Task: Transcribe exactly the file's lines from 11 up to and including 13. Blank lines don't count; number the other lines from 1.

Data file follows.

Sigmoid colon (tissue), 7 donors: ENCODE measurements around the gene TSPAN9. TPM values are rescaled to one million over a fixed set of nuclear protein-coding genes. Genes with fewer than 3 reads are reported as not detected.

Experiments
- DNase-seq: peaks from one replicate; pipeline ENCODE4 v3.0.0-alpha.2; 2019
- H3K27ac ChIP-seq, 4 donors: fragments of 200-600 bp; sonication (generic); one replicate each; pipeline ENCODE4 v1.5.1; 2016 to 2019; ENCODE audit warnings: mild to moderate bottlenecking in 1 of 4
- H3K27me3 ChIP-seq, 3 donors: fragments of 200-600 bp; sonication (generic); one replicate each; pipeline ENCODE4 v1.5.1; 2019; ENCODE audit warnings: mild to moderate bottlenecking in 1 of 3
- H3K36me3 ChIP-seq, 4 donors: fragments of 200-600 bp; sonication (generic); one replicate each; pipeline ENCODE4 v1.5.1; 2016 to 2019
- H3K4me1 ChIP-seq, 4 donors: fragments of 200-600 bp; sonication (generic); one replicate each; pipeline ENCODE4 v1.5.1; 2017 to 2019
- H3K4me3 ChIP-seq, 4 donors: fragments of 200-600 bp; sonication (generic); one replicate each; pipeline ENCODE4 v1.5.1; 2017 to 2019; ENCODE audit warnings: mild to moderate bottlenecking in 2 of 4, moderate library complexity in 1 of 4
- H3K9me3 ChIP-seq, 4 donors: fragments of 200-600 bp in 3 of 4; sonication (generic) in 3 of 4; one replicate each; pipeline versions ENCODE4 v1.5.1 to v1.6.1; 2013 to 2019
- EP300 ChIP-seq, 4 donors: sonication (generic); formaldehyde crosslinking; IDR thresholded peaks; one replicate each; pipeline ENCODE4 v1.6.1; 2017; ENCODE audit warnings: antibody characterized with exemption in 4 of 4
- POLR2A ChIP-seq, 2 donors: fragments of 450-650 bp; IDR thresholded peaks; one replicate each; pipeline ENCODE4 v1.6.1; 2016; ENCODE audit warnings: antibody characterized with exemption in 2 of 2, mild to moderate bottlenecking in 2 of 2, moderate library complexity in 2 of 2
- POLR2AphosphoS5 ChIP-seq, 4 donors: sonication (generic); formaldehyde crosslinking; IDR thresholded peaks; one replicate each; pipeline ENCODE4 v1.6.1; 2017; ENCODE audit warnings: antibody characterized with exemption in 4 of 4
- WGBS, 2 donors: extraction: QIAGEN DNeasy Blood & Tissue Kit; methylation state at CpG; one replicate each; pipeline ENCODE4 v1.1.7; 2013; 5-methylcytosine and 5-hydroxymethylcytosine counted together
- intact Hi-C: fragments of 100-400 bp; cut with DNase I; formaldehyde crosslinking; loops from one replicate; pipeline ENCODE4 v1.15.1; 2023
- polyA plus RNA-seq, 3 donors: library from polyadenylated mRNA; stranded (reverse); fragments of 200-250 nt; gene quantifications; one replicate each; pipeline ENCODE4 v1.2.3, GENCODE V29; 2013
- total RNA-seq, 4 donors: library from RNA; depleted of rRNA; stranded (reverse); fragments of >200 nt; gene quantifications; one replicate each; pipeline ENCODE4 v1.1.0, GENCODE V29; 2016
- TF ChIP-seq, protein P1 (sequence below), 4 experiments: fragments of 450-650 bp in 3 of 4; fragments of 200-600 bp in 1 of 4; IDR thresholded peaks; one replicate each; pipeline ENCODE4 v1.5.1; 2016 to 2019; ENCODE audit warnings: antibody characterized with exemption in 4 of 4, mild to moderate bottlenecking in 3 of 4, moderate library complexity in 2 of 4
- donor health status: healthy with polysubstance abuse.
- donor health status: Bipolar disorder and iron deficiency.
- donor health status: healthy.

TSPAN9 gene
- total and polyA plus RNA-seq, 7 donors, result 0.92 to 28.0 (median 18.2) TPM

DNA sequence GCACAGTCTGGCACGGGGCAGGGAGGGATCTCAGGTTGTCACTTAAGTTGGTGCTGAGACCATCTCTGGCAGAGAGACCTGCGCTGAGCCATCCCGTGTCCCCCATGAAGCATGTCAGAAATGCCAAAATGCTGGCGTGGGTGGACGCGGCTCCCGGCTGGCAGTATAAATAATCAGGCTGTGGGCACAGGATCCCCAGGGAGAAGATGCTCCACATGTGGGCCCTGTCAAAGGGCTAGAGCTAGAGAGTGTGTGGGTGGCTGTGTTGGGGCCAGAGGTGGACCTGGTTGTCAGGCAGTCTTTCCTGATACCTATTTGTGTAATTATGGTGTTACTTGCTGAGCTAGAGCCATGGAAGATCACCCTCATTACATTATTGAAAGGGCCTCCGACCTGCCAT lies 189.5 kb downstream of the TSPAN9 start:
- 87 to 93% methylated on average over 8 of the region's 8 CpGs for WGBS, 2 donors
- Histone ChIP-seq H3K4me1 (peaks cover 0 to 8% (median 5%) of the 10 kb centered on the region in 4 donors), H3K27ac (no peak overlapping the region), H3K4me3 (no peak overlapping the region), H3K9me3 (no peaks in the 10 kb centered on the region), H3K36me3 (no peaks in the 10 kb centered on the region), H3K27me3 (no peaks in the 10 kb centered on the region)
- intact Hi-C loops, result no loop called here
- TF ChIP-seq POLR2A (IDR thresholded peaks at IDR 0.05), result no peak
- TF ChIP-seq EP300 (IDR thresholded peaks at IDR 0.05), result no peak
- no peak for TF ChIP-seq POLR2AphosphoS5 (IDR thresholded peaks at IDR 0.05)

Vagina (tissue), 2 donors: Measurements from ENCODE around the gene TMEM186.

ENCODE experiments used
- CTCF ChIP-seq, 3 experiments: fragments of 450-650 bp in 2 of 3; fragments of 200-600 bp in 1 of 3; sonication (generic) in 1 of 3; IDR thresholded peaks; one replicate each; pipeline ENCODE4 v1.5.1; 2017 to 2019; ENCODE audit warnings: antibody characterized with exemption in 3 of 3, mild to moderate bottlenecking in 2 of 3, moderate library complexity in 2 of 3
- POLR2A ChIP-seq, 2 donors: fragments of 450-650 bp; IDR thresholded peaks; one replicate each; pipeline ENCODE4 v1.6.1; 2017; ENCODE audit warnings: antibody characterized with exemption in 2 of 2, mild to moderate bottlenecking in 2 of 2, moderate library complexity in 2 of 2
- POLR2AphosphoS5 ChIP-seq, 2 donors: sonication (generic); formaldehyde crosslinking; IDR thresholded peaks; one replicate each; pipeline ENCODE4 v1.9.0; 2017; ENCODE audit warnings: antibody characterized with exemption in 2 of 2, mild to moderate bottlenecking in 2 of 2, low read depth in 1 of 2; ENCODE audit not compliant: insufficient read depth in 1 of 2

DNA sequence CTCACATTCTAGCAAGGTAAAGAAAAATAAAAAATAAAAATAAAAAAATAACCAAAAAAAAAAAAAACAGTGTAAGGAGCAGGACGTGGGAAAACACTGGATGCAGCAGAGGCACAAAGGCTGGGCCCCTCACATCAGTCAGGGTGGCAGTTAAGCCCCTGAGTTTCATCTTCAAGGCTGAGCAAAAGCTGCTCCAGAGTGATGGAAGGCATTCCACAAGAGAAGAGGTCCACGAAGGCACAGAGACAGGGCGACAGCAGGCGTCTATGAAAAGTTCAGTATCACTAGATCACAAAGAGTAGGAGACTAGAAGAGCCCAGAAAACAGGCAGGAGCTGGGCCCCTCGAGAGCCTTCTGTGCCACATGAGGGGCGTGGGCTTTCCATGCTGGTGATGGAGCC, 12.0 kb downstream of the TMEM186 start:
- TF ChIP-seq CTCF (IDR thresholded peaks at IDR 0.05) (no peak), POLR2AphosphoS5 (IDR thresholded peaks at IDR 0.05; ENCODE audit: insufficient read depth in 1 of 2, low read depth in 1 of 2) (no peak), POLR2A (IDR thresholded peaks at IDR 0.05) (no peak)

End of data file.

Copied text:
- POLR2A ChIP-seq, 2 donors: fragments of 450-650 bp; IDR thresholded peaks; one replicate each; pipeline ENCODE4 v1.6.1; 2016; ENCODE audit warnings: antibody characterized with exemption in 2 of 2, mild to moderate bottlenecking in 2 of 2, moderate library complexity in 2 of 2
- POLR2AphosphoS5 ChIP-seq, 4 donors: sonication (generic); formaldehyde crosslinking; IDR thresholded peaks; one replicate each; pipeline ENCODE4 v1.6.1; 2017; ENCODE audit warnings: antibody characterized with exemption in 4 of 4
- WGBS, 2 donors: extraction: QIAGEN DNeasy Blood & Tissue Kit; methylation state at CpG; one replicate each; pipeline ENCODE4 v1.1.7; 2013; 5-methylcytosine and 5-hydroxymethylcytosine counted together